Study: Your Phone's Security May Be Compromised By Sensors

Security in the modern Android ecosystem is pretty good for the most part, but there's a big problem that nobody seems to be able to solve that relates to sensors in your phone that could potentially be used to collect all of the movement data necessary to figure out any password, PIN, or pattern entered into the device. Most of the sensors that can get such data, such as the accelerometer and gyrometer, don't require special permissions for an app to read them like the camera and GPS do. Even more alarmingly, researchers conducted a survey and found people to be largely unaware of these rather grave security risks.

There are 25 such sensors in total, according to the team of security researchers that conducted the study. Since most of those sensors needed little or no permissions for apps to access them, they could, for the most part, be used by just about any app to monitor a user's activity and input. Subtle movements of the accelerometer and gyrometer, for example, could capture touches and typing well enough for researchers to use that data to crack four-digit PIN codes with a roughly 70-percent success rate on the first guess. By the fifth guess, the accuracy rate rose to 100 percent, the study found. The researchers did not test long passwords or lock screen patterns, but the implications here are quite clear; with enough time and data, it could be entirely possible for hackers to crack these sorts of security measures.

This type of data harvesting could be conducted by any app, or even by browser-based exploits, the study reveals. More alarmingly, researchers found that some browser exploits stuck around and monitored the device until the user forcibly closed the app and kicked it out of the device's RAM. With users largely unaware of the security risks or even the functions of most of the 25 sensors that the security team found could compromise user data, developers of malicious apps and exploits essentially have free reign to steal user information at this point. Security professionals have yet to come up with a way to keep this sort of data breach from happening, aside from requesting granular permissions for all sensors, and even that wouldn't help if a user carelessly grants those permissions.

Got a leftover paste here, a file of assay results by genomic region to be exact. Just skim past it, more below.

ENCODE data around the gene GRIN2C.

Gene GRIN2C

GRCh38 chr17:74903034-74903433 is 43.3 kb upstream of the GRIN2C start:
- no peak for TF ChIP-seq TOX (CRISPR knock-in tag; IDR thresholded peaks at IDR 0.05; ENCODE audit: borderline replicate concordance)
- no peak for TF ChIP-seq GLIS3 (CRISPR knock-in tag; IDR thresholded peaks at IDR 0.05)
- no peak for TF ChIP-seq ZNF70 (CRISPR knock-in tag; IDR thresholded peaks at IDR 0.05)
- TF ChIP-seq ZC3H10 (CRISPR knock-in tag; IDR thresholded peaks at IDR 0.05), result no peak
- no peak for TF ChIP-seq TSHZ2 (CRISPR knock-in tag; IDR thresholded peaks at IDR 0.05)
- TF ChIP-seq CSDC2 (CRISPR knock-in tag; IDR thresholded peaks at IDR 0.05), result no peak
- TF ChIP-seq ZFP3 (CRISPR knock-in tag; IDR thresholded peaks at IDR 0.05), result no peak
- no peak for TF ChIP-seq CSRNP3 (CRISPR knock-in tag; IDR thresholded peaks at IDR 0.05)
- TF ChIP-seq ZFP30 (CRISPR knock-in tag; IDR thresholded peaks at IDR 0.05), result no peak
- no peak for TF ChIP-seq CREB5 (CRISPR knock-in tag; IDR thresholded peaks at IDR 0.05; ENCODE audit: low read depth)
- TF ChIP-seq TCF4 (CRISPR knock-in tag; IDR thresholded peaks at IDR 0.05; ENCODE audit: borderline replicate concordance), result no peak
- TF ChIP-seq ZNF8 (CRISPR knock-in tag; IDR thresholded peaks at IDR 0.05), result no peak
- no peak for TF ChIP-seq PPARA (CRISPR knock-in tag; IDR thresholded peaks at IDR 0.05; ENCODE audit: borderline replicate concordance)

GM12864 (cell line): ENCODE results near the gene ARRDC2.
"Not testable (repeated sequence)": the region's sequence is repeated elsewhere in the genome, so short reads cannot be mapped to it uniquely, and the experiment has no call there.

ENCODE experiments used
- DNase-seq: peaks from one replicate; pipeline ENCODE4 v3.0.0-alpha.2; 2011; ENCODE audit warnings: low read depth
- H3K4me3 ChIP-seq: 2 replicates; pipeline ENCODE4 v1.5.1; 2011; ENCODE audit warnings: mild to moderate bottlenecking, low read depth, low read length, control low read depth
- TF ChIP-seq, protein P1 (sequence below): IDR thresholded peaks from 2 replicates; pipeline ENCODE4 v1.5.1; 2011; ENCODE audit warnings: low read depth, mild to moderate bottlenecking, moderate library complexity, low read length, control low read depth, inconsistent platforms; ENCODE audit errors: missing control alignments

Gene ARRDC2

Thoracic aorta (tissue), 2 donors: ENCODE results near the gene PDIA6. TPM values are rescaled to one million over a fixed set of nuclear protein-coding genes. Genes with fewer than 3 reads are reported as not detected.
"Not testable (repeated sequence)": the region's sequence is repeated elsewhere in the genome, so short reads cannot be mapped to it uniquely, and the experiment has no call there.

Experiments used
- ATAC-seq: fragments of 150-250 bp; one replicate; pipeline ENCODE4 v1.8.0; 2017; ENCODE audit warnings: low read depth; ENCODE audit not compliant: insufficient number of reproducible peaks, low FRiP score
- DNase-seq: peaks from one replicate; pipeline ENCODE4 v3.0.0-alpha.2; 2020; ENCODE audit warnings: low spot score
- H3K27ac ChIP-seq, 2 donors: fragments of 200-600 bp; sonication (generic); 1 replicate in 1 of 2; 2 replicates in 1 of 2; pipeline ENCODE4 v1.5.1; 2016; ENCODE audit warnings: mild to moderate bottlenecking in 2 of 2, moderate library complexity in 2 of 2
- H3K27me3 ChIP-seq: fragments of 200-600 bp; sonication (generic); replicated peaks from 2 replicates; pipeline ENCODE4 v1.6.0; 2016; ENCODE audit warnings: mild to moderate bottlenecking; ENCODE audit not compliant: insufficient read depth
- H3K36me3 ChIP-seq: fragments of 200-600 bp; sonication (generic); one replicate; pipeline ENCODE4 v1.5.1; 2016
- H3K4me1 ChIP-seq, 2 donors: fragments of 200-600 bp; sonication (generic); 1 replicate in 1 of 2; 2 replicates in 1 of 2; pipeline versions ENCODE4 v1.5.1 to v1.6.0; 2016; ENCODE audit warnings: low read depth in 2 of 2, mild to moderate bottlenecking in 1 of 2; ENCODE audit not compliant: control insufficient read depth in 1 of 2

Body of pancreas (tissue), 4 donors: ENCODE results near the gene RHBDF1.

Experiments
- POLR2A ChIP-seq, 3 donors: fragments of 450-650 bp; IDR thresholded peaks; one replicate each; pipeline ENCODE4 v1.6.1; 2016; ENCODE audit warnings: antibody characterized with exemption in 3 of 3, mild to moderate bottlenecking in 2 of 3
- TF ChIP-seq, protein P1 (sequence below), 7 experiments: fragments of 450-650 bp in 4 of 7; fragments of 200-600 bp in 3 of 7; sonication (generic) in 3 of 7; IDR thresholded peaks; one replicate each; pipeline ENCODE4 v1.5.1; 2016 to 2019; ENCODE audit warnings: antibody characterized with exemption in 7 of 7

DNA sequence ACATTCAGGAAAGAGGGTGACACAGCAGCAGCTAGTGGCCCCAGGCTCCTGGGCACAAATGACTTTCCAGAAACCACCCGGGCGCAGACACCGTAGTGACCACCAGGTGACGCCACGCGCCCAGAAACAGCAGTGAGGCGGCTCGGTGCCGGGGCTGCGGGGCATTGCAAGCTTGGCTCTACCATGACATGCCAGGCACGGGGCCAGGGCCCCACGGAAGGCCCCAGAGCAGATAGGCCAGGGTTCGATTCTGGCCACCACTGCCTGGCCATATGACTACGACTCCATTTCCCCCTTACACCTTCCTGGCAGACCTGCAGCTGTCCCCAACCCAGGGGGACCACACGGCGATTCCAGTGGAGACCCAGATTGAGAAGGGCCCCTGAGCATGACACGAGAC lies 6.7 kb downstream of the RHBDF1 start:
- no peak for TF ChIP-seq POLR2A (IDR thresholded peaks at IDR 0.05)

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About the Author
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Daniel Fuller

Senior Staff Writer
Daniel has been writing for Android Headlines since 2015, and is one of the site's Senior Staff Writers. He's been living the Android life since 2010, and has been interested in technology of all sorts since childhood. His personal, educational and professional backgrounds in computer science, gaming, literature, and music leave him uniquely equipped to handle a wide range of news topics for the site. These include the likes of machine learning, voice assistants, AI technology development, and hot gaming news in the Android world. Contact him at [email protected]
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